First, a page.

The pro-apoptotic multidomain proteins (MDPs) of the Bcl-2 family, i.e. Bax, Bak, and Bok1, mediate the release of cytochrome c from the mitochondrial intermembrane space into the cytosol. Only recently it was shown that Bax mediates cytochrome c release by forming rings in the outer mitochondrial membrane2,3. These rings, however, are different from the prominent higher order molecular clusters formed by active Bax and Bak at the mitochondria4,5. Detailed structural analyses propose a multi-step model for the oligomerization of pro-apoptotic effector MDPs, in which activator BH3-only proteins induce a conformational change in MDPs, e.g. Bax, that initiates their translocation to mitochondria and insertion into the outer membrane of mitochondria. At the mitochondria anti-apoptotic Bcl-2 proteins mediate retrotranslocation of MDPs back to the cytosol. Although each MDP individually and independently induces cytochrome c release6, the underlying molecular mechanisms and even their oligomeric structures potentially differ significantly. Especially the facts that inactive Bak is constitutively localized at mitochondrial membranes whereas inactive Bax is a soluble monomer indicates prominent rather than subtle molecular differences7.

In their inactive conformation the N-terminus of Bax and Bak folds back onto the globular protein8. Upon activation Bax and Bak change their conformation and commonly expose their N-terminus, an event that can be detected by conformation specific antibodies9,10. An additional conformational change (in Bax) exposes the C-terminal transmembrane-domain and mediates binding to the mitochondrial outer membrane – where Bak is already localized. For Bok only superficial studies of the molecular basis for its pro-apoptotic function have been made. It has been shown that overexpressed EGFP-Bok forms oligomers at the mitochondrial outer membrane11. Recently, Fernandez-Marrero et al.12 published the formation of oligomeric BokΔC (aa 1–189, lacking the transmembrane-domain) structures in large and giant unilamellar vesicles (LUVs and GUVs). Notably, pore formation in LUVs and GUVs was shown for recombinant BokΔC lacking the transmembrane-domain. Strikingly, however, permeabilization of mitochondria from Bax−/−/Bak−/− MEFs was not achieved by BokΔC12.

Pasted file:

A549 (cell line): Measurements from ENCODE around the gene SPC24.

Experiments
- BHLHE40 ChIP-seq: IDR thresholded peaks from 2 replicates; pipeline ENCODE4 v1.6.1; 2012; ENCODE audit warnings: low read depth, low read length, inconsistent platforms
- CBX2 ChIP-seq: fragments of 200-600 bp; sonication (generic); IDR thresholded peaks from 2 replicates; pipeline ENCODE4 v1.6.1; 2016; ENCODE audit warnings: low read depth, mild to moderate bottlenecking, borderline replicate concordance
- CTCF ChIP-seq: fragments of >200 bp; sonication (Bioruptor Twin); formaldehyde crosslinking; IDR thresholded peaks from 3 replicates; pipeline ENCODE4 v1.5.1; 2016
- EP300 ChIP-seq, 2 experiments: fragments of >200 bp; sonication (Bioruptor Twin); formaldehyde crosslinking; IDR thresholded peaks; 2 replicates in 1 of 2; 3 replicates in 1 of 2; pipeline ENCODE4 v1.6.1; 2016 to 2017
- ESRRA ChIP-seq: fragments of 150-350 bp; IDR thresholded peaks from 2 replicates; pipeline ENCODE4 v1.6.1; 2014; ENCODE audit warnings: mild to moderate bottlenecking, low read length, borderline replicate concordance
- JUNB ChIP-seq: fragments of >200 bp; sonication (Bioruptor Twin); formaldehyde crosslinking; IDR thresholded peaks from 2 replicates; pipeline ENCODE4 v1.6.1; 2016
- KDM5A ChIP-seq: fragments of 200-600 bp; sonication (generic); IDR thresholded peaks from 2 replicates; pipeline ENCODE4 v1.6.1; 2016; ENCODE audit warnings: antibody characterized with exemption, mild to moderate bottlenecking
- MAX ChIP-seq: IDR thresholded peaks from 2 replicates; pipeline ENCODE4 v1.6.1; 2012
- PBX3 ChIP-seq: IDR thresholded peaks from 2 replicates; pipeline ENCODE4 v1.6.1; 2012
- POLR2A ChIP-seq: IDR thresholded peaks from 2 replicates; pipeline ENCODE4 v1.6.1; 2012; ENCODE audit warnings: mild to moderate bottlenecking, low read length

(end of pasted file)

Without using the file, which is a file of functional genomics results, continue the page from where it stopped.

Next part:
Llambi et al. followed up the previously proposed role of Bok in ER-stress dependent apoptosis13,14. They confirm that Bok induces apoptosis in the absence of Bax and Bak in response to ER stress14. Furthermore, Llambi et al. claim that Bok is constitutively active and degraded by the proteasome. Upon ER-stress stabilization of Bok is induced which promotes oligomerization of Bok and apoptosis15. The proteasomal degradation proposed for the regulation of Bok activity significantly differs from the mechanism of Bax and Bak activation that is controlled by interaction with anti-apoptotic Bcl-2 and/or BH3-only proteins that regulate induction of a conformational change. The interaction with anti-apoptotic proteins is another aspect of incongruent data regarding Bok. Initially Bok was found in a two-hybrid screen to interact with Mcl-1 and A111. Later Echeverry et al.14 found that Mcl-1 knockout reduces survival of MEFs upon 4-hydroxy-tamoxifen (4-OHT) induced expression of Bok while Bok and Mcl-1 did not co-immunoprecipitate. Recently, Llambi et al. showed that Mcl-1 co-immunoprecipitates Bok and delays Bok mediated LUV permeabilization but the induction of cell death by Bok was not inhibited by Mcl-1. Interestingly, the yet-to-be verified Bok antagonist Mcl-1 itself is quickly degraded by the proteasome with a half-life of 0.5–3 h16,17 – the same regulatory mechanism Llambi et al. propose for Bok15. These findings raise questions about the function of Bok as a genuine MDP, the regulation of Bok-induced apoptosis, if Bok interacts with Mcl-1 and whether Bok acts independently of Bax and Bak or not6,14,15.